James Hutton’s proclamation that he saw “no vestige of a beginning” was an irresistible challenge. Geologists soon began searching downward through die “interminable greywackes” of Murchison for just such vestiges, especially of life. After Logan’s demonstration in the mid-1800s of thick sedimentary successions beneath fossiliferous Cambrian, Dawson described the generally discredited but perhaps in part biosedimentary Eozoon from rocks then thought to be among Canada’s most ancient. Stromatolites eventually became widely accepted as evidence of pre-Phanerozoic life. They are now recorded in carbonate rocks from perhaps 3.5 billion years (Gyr) ago onward. Many early reports also claimed the occurrence of Metazoa in rocks below the Cambrian. All reports turned out to be mistaken or dubious, however, except for those that now define the Ediacarian System which is basal to the Paleozoic Era and, in my view, a part of that era.
We see at last why searches for older Metazoa failed. The records of pre-Ediacarian life are paleomicrobiological, sedimentological, and biogeochemical. Microbial evidence is demonstrably present back to ~2 Gyr ago and still convincing back to ~ 2.8 Gyr ago. Stromatolites are presumptive evidence (not proof) for still older life. Geochemical interpretation is consistent with the presence of life back to the oldest known sediments. Metazoa began with the Ediacarian. They were the last main event of biological evolution. Thereafter, it involved primarily elaboration on the multicellular theme. The significant older records are cratonal, edited by the caprices of preservation, erosion, discovery, and subduction.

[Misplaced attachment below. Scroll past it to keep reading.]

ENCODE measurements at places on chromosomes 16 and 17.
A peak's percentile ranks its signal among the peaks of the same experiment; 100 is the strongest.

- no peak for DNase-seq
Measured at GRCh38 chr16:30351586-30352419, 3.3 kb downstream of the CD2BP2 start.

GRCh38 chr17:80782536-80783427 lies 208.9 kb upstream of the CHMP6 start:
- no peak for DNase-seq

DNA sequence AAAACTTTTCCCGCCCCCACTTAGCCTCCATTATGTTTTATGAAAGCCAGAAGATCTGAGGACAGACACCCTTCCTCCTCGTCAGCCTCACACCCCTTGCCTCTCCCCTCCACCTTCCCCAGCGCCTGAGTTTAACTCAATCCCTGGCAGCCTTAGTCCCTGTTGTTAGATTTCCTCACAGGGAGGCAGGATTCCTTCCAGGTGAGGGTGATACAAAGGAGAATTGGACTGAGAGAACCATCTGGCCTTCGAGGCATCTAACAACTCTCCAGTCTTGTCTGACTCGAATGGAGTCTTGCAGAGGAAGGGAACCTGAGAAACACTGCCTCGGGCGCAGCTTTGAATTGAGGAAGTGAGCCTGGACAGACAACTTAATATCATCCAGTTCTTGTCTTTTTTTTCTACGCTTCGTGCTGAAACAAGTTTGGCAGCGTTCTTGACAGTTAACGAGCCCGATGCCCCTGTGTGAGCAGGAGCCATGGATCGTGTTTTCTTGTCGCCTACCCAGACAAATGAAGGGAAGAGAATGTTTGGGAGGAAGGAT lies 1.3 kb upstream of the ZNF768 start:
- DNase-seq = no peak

Figures & Tables
Geologists and Ideas
An unusually coherent, well-written volume. Prepared for DNAG by the History of Geology Division of GSA. Spotlights events, ideas, and people, and sheds light on the history of North American geology as a whole. With its many intellectual jewels on the evolution of scientific concepts, this book will provide many happy hours of entertainment and instruction for anyone interested in the history of science, especially that of the earth sciences. Thirty-four papers are organized into four categories: (1) The Evolution of Significant Ideas; (2) Contributions of Individuals; (3) Contributions of Organized Groups; and (4) Application of Significant Ideas. Excellent as a course-book or for additional reading for classes related to the history of geology or general science.